MANILA, Philippines--If plans did not go awry, this season would have been the nomination period for the National Children’s Book Awards, a collaboration between the National Book Development Board and the Philippine Board on Books for Young People which began last year, for books published in 2008 and 2009. Out of 131 books reviewed by the judges, only six were selected as fine examples and models of Philippine children’s book publishing. These titles represent four publishers: “Araw sa Palengke” (Adarna House) written by May Tobias-Papa and illustrated by Isabel Roxas; “Tuwing Sabado” (Lampara Books) written by Russell Molina and illustrated by Sergio Bumatay III; “Can We Live on Mars?” (Adarna House) written by Gidget Roceles-Jimenez and illustrated by Bru; “Lub-Dub, Lub-Dub” (Bookmark) written by Russell Molina and illustrated by Jomike Tejido; “Tagu-Taguan” (Tahanan Books) written and illustrated by Jomike Tejido; and “Just Add Dirt” (Adarna) written by Becky Bravo and illustrated by Jason Moss.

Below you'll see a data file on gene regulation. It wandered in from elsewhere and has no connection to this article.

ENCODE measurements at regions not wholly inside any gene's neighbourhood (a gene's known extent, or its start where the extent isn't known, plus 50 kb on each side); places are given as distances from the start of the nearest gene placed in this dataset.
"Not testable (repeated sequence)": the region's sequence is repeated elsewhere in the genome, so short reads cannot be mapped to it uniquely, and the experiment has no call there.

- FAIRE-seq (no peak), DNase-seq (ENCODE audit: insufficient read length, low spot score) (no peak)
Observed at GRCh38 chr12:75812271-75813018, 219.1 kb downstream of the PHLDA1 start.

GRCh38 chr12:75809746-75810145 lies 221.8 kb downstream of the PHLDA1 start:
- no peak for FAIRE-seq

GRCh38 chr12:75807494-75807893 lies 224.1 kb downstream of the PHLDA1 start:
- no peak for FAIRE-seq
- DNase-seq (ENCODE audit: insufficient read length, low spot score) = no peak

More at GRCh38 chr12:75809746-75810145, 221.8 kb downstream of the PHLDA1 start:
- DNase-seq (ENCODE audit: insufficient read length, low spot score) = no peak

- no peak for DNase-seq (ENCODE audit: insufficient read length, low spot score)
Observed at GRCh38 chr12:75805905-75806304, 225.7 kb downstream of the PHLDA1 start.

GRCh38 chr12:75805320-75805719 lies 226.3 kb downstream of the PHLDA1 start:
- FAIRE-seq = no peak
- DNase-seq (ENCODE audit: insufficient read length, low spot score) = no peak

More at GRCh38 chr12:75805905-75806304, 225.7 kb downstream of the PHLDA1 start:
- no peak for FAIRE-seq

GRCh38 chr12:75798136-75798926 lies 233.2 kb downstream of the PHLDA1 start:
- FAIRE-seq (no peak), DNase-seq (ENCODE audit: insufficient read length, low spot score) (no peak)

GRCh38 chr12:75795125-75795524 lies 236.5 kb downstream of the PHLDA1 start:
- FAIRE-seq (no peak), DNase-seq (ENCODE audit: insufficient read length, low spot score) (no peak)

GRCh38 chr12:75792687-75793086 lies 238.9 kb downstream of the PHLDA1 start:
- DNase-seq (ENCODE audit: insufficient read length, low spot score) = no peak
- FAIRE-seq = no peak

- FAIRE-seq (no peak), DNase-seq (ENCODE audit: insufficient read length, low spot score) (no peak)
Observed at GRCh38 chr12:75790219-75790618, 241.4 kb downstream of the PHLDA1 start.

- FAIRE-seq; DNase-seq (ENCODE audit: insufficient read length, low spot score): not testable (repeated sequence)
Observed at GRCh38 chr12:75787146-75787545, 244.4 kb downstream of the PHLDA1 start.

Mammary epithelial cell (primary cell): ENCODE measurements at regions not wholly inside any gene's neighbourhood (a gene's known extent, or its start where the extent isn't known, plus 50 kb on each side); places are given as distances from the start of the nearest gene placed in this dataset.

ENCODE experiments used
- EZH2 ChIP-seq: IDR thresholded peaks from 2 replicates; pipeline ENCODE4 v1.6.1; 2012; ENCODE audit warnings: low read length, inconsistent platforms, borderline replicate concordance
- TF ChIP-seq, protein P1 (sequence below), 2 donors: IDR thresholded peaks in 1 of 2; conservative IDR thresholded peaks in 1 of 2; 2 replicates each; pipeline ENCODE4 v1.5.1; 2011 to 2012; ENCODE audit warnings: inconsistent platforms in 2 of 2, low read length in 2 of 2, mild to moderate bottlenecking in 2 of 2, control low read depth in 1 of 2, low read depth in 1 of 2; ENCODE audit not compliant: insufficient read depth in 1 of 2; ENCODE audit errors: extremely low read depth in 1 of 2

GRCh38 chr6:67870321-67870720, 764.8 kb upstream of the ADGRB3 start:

The titles selected were themselves a commentary on the state of Philippine children’s literature. Genres represented are realistic fiction, nonfiction on science, biography and a counting poem. Of this limited crop, two names belong to two books. Read that as Russell Molina and Jomike Tejido being exceptionally talented, which they really are.
The 2nd NCBA would have reviewed all books published in 2010. Unfortunately, the current body of published titles with only about 34 titles does not appear to warrant a yearly competition for now. It was therefore decided that the NCBA be held on alternate years until the publishing situation brightens. Details for the nomination period for the 2012 NCBA will be announced at the National Children’s Book Day ceremonies on the third Tuesday of July.
The happy note is that this revision will coincide with the 150th anniversary of Dr. Jose Rizal’s birth and hopefully result in new Rizaliana for the youth. What is also a very welcome development is that two recent children’s books have dared to touch on what would otherwise be dismissed as topics not appropriate or too sensitive for children.